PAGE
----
Updated: December 13, 2019 07:29 PM
Created: December 13, 2019 04:29 PM
ONEONTA, N.Y. (WHEC) — The Disney blockbuster, "Frozen II" has a big upstate New York connection.
The head of animation is from Oneonta, NY, and she's a SUNY Geneseo alumna.
She’s warm, funny, smart, and her work is fascinating. She chatted with Deanna Dewberry by FaceTime.
Movie reviewer Nell Minow says of "Frozen II," “Characters confront some of the most daunting human questions about loss, change, trust and how we can best heal the wounds of the past.”
And those characters do it with expression that is almost as authentic as a human actor.
That’s because of the work of animators like Becky Bresee.
"I do have a special place in my heart for these characters though, and I feel very lucky to be a part of this project,” Bresee said.
She’s being modest. Bresee wasn't just a part of the project; she was a supervisor and head of animation.
And her illustrious career was launched in upstate New York. She attended SUNY Geneseo where she majored in art and audited animation classes at the Rochester Institute of Technology. She has worked on dozens of films during her 25-year Disney career, using the world around her to create animation.
"My dog was Bolt puppy and my cat made an appearance in 'Big Hero 6,'” she said. “We have to study life in our own lives to put those little truths in our scenes."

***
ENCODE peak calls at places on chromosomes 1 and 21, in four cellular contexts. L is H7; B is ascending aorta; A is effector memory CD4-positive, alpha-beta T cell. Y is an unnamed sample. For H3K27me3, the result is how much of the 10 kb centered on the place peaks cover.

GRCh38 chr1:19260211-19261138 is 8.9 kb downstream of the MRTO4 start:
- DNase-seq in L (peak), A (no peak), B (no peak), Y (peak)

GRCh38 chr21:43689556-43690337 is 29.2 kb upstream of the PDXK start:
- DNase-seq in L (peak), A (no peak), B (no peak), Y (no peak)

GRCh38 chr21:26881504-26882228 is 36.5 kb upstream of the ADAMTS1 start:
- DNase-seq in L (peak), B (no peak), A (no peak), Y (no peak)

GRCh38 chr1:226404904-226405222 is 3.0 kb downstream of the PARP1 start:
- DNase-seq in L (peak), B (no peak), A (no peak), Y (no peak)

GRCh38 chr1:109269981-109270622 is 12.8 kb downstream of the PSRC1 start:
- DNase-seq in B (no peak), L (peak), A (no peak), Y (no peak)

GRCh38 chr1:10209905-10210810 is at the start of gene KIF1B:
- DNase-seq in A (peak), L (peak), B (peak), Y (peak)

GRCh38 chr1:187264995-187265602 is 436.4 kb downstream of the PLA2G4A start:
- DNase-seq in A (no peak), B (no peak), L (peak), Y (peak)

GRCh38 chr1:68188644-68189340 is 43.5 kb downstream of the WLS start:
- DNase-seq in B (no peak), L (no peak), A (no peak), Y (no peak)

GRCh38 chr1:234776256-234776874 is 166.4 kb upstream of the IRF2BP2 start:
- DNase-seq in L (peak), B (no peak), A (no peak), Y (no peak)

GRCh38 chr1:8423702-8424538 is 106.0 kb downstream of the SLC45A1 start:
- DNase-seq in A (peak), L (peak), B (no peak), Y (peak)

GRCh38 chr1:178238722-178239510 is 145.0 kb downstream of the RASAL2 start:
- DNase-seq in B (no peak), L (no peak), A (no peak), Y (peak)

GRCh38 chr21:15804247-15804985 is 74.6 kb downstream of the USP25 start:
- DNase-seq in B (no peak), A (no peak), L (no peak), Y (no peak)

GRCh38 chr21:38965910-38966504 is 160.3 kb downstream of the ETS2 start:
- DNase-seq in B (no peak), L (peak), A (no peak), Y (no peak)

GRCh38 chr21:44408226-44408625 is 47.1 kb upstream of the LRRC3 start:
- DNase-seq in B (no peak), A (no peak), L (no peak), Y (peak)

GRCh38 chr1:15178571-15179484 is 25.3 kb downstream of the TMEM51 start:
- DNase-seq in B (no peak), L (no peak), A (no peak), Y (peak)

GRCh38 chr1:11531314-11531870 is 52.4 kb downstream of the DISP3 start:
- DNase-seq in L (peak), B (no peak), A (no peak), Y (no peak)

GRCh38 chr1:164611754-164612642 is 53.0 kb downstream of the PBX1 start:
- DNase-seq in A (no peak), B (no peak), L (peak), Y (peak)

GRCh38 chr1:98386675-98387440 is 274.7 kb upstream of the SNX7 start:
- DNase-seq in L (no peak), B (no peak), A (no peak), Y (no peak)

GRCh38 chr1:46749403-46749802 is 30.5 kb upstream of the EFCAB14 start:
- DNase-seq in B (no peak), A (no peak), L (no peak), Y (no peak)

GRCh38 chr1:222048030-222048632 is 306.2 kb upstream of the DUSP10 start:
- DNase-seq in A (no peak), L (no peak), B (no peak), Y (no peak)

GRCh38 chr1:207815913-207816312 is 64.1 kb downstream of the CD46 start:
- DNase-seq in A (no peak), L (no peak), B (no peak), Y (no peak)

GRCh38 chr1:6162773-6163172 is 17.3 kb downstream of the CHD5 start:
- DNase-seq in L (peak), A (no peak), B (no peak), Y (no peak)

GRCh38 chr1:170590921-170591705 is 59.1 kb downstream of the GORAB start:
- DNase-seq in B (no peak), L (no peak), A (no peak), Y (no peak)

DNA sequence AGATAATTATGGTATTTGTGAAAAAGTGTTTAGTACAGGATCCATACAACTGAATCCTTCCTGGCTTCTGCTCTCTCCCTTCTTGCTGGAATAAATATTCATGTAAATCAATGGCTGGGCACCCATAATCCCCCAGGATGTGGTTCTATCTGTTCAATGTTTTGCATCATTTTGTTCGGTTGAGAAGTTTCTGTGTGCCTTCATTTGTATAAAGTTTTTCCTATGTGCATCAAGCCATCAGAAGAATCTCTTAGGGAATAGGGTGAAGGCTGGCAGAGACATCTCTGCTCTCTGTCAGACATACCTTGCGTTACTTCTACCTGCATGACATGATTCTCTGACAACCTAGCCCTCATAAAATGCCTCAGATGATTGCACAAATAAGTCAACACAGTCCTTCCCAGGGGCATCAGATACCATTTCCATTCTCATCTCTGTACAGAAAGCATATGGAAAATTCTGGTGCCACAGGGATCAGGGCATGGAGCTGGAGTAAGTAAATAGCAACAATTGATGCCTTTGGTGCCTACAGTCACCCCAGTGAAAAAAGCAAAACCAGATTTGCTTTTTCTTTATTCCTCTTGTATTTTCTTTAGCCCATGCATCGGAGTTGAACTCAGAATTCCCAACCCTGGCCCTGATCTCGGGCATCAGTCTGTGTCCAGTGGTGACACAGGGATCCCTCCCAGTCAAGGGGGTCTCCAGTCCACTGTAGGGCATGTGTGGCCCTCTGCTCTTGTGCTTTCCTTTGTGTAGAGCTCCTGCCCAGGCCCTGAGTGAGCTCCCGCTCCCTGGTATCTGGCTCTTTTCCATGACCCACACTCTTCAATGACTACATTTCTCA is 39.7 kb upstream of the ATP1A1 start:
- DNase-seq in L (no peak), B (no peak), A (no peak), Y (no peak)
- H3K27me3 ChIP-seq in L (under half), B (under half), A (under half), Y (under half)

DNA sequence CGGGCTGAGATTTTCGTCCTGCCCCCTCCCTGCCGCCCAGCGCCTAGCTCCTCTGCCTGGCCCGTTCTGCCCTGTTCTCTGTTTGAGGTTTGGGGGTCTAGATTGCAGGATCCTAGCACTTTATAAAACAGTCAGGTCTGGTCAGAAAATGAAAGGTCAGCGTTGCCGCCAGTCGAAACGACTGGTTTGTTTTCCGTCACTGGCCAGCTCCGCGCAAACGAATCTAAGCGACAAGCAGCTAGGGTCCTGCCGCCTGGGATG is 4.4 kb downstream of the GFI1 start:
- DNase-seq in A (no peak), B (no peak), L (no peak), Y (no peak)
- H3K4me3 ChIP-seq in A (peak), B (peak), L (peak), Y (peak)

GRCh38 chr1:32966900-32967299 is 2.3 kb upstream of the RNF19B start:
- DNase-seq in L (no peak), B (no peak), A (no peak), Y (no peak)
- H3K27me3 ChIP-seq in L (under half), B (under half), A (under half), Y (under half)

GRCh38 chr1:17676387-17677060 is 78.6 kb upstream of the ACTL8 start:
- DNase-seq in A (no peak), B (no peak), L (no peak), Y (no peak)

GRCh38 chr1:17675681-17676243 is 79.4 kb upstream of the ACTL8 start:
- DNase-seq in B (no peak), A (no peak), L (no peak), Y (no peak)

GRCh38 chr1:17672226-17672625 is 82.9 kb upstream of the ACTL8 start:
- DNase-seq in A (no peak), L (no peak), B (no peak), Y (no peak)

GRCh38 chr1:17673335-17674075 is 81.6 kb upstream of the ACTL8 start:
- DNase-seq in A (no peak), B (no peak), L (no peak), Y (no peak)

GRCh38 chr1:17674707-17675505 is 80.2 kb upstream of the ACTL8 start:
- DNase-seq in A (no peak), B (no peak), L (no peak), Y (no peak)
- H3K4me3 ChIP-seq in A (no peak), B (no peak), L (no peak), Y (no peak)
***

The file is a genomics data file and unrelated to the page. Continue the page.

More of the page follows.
So when characters are courageous or afraid, happy or mournful, the emotion looks and feels authentic.
"I have a chicken and egg question,” Dewberry said. “So we see the actors and they have their headphones on like I do right now, and they are acting, voice acting. Does the animation follow the actor?"
It's always, always, always best to have the voice recording first and the songs first," Bresee replied.
That's because animators are crafting every frame, every breath, every expression to match the voice. And that work has given Bresee her own voice, a hometown girl who makes movie magic.
To the kids of Upstate New York, Bresee has this advice: If you want to be an animator, you don't have to be able to draw, but you must be creative, insightful and be willing to work. Learning animation is hard and sometimes tedious, but the joy of seeing your work onscreen is invaluable.
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